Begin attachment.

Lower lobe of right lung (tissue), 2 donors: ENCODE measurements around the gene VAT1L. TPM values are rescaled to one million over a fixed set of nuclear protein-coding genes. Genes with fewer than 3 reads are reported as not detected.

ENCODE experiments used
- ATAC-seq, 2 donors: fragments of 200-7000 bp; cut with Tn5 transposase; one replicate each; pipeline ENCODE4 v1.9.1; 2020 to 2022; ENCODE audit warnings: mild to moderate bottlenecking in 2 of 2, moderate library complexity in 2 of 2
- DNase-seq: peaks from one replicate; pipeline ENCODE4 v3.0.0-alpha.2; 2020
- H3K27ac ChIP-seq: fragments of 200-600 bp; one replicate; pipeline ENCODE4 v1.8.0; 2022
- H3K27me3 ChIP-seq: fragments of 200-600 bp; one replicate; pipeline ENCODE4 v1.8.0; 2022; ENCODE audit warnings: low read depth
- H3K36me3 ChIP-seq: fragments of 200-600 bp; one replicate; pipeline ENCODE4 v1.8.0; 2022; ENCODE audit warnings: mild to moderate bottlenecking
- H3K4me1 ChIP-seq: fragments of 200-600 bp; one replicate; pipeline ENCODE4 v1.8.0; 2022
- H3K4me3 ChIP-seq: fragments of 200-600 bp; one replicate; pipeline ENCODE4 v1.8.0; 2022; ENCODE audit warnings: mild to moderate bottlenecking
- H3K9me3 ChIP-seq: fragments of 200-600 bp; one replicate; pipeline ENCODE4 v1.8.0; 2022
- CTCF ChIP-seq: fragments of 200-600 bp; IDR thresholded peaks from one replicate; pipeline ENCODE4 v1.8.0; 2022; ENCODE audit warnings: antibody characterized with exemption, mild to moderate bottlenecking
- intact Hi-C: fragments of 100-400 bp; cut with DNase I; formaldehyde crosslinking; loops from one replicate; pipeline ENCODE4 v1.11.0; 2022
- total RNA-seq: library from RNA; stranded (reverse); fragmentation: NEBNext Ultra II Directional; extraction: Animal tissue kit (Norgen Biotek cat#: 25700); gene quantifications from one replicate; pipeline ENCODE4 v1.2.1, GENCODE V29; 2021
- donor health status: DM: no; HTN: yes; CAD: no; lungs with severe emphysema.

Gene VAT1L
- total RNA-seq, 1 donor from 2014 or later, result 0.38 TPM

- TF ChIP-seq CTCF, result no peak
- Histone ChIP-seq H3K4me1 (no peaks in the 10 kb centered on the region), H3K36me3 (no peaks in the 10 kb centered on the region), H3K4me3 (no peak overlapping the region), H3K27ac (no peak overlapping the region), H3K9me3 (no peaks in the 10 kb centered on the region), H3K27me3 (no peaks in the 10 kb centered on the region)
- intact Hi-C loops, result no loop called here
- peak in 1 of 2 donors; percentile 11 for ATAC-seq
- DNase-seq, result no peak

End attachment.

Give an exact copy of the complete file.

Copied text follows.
Lower lobe of right lung (tissue), 2 donors: ENCODE measurements around the gene VAT1L. TPM values are rescaled to one million over a fixed set of nuclear protein-coding genes. Genes with fewer than 3 reads are reported as not detected.

ENCODE experiments used
- ATAC-seq, 2 donors: fragments of 200-7000 bp; cut with Tn5 transposase; one replicate each; pipeline ENCODE4 v1.9.1; 2020 to 2022; ENCODE audit warnings: mild to moderate bottlenecking in 2 of 2, moderate library complexity in 2 of 2
- DNase-seq: peaks from one replicate; pipeline ENCODE4 v3.0.0-alpha.2; 2020
- H3K27ac ChIP-seq: fragments of 200-600 bp; one replicate; pipeline ENCODE4 v1.8.0; 2022
- H3K27me3 ChIP-seq: fragments of 200-600 bp; one replicate; pipeline ENCODE4 v1.8.0; 2022; ENCODE audit warnings: low read depth
- H3K36me3 ChIP-seq: fragments of 200-600 bp; one replicate; pipeline ENCODE4 v1.8.0; 2022; ENCODE audit warnings: mild to moderate bottlenecking
- H3K4me1 ChIP-seq: fragments of 200-600 bp; one replicate; pipeline ENCODE4 v1.8.0; 2022
- H3K4me3 ChIP-seq: fragments of 200-600 bp; one replicate; pipeline ENCODE4 v1.8.0; 2022; ENCODE audit warnings: mild to moderate bottlenecking
- H3K9me3 ChIP-seq: fragments of 200-600 bp; one replicate; pipeline ENCODE4 v1.8.0; 2022
- CTCF ChIP-seq: fragments of 200-600 bp; IDR thresholded peaks from one replicate; pipeline ENCODE4 v1.8.0; 2022; ENCODE audit warnings: antibody characterized with exemption, mild to moderate bottlenecking
- intact Hi-C: fragments of 100-400 bp; cut with DNase I; formaldehyde crosslinking; loops from one replicate; pipeline ENCODE4 v1.11.0; 2022
- total RNA-seq: library from RNA; stranded (reverse); fragmentation: NEBNext Ultra II Directional; extraction: Animal tissue kit (Norgen Biotek cat#: 25700); gene quantifications from one replicate; pipeline ENCODE4 v1.2.1, GENCODE V29; 2021
- donor health status: DM: no; HTN: yes; CAD: no; lungs with severe emphysema.

Gene VAT1L
- total RNA-seq, 1 donor from 2014 or later, result 0.38 TPM

- TF ChIP-seq CTCF, result no peak
- Histone ChIP-seq H3K4me1 (no peaks in the 10 kb centered on the region), H3K36me3 (no peaks in the 10 kb centered on the region), H3K4me3 (no peak overlapping the region), H3K27ac (no peak overlapping the region), H3K9me3 (no peaks in the 10 kb centered on the region), H3K27me3 (no peaks in the 10 kb centered on the region)
- intact Hi-C loops, result no loop called here
- peak in 1 of 2 donors; percentile 11 for ATAC-seq
- DNase-seq, result no peak